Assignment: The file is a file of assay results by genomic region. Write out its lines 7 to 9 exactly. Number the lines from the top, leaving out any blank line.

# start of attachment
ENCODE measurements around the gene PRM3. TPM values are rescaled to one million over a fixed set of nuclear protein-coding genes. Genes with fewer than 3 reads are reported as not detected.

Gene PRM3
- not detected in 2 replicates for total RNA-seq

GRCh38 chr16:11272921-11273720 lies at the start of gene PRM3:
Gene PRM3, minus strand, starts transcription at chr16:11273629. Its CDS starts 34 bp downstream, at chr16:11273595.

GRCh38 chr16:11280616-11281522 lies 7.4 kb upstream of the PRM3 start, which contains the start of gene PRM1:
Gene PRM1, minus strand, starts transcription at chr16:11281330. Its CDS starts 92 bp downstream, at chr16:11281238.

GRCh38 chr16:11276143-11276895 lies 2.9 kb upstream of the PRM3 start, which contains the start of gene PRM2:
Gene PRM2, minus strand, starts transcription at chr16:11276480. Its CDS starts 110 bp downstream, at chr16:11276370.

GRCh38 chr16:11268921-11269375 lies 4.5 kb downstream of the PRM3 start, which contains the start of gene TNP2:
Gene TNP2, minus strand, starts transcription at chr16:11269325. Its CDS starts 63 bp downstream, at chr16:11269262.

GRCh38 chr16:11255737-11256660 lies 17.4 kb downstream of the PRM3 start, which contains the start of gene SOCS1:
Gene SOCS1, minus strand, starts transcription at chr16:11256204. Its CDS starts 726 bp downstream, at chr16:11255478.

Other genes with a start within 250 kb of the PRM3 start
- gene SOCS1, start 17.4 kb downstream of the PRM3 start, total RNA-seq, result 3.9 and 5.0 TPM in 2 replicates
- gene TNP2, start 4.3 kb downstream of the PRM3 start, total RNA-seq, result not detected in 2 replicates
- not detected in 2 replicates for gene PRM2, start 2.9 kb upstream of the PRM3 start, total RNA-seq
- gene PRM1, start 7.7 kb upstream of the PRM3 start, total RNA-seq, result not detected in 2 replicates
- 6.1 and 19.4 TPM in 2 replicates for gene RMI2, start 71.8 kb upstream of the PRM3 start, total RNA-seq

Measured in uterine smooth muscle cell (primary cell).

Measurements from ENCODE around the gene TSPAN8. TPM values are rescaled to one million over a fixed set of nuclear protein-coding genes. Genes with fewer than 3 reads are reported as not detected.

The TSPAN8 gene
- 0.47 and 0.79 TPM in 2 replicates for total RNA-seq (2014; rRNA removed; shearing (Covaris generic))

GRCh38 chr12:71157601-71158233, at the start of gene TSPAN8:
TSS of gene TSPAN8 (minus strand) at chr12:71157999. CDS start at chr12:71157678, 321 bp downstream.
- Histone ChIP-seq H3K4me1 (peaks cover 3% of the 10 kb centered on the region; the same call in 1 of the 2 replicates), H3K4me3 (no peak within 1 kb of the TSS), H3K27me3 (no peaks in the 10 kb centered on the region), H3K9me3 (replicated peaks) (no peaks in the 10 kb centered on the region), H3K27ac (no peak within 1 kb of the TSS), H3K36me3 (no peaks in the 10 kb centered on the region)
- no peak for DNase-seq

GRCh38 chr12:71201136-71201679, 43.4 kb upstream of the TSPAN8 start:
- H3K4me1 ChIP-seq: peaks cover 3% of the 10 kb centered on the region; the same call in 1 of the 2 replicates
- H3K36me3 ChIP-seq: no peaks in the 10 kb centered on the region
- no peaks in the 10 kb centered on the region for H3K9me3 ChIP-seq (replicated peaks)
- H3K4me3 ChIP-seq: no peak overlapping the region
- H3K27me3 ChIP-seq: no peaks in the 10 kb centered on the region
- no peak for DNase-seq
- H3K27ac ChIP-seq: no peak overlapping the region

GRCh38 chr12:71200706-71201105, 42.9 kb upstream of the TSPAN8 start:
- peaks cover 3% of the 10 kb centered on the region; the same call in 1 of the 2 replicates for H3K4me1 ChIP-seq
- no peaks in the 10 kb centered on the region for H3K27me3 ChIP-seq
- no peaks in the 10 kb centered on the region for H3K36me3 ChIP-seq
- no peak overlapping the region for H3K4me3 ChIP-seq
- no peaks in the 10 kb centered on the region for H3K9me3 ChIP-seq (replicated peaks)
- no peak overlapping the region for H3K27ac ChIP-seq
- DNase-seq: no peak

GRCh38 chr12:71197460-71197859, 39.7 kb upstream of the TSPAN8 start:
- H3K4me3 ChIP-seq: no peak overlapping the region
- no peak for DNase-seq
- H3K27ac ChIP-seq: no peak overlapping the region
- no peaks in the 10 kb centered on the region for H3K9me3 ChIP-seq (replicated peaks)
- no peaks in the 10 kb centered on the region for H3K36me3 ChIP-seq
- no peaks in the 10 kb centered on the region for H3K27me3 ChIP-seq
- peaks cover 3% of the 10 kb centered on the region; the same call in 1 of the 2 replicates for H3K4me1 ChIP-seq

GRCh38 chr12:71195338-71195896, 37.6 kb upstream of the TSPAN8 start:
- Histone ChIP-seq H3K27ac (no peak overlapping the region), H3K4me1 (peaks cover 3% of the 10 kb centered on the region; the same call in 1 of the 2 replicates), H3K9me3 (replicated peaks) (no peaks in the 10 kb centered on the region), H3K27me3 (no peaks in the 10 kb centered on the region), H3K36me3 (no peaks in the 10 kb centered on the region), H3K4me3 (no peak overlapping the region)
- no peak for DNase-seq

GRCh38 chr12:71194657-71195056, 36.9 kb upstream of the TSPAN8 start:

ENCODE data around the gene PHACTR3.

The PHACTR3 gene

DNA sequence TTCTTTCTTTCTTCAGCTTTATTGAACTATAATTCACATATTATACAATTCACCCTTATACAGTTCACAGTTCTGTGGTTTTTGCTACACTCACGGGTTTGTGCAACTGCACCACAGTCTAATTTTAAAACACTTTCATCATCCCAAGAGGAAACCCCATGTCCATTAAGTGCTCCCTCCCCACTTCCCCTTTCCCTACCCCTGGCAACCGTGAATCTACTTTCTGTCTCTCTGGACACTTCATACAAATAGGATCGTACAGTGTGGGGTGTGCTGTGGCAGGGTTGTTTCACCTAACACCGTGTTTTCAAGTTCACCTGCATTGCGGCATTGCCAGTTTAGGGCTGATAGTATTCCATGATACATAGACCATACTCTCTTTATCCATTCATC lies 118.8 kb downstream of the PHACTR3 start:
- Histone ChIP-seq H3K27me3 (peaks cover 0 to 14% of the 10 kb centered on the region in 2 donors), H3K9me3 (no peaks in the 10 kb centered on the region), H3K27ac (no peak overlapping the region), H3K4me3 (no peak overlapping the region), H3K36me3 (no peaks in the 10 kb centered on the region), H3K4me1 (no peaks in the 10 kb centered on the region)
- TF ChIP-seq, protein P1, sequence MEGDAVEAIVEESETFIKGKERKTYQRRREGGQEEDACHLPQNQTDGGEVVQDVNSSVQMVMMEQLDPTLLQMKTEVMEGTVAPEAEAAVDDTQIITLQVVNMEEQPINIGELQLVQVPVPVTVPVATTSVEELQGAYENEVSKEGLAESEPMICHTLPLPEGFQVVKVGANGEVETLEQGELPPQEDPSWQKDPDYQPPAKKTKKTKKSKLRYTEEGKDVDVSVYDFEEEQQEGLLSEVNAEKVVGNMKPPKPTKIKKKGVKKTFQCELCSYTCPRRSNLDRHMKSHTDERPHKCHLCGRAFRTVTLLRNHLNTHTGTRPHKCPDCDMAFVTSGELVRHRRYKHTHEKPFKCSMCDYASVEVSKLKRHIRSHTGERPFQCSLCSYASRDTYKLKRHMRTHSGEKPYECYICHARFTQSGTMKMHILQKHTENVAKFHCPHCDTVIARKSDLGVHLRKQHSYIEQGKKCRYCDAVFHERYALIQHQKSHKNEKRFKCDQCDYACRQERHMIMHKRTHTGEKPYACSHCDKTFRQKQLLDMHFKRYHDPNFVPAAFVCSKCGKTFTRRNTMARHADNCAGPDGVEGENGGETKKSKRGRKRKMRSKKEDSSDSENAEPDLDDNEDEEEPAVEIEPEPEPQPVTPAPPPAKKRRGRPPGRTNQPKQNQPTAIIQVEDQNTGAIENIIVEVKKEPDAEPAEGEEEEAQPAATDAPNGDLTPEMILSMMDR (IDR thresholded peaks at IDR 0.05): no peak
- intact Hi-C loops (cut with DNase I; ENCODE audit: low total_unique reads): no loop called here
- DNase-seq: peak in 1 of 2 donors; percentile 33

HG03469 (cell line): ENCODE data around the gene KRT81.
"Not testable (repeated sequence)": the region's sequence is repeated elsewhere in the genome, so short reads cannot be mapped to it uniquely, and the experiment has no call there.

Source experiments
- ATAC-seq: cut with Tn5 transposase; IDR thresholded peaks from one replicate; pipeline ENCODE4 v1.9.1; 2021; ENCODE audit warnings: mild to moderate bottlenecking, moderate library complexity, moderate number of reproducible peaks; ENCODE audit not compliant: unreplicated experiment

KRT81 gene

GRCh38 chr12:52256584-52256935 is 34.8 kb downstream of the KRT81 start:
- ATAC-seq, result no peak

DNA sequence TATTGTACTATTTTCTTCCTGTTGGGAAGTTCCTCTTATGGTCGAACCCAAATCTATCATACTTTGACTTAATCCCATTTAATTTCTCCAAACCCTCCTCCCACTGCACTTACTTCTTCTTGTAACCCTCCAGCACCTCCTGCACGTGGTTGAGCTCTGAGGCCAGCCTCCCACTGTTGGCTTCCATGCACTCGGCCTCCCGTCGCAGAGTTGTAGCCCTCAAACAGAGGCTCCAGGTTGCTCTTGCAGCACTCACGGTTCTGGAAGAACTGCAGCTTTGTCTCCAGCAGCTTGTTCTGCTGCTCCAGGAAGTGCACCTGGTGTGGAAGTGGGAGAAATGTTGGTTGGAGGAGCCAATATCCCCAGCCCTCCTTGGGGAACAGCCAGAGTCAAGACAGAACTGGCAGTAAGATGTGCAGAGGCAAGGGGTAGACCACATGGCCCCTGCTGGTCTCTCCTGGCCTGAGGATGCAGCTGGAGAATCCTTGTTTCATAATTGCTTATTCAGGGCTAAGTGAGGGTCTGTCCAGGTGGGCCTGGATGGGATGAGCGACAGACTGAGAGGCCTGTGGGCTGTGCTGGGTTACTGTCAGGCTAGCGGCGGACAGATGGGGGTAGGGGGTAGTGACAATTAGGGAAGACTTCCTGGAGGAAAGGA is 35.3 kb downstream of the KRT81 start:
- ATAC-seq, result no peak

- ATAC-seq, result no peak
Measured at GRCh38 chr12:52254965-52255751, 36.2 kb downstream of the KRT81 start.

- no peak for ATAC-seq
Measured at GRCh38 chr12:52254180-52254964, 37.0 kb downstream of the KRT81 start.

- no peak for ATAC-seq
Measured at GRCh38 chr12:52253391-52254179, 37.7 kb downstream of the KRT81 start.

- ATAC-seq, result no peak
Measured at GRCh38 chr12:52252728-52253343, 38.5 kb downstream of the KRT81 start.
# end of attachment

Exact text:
Gene PRM1, minus strand, starts transcription at chr16:11281330. Its CDS starts 92 bp downstream, at chr16:11281238.

GRCh38 chr16:11276143-11276895 lies 2.9 kb upstream of the PRM3 start, which contains the start of gene PRM2:
Gene PRM2, minus strand, starts transcription at chr16:11276480. Its CDS starts 110 bp downstream, at chr16:11276370.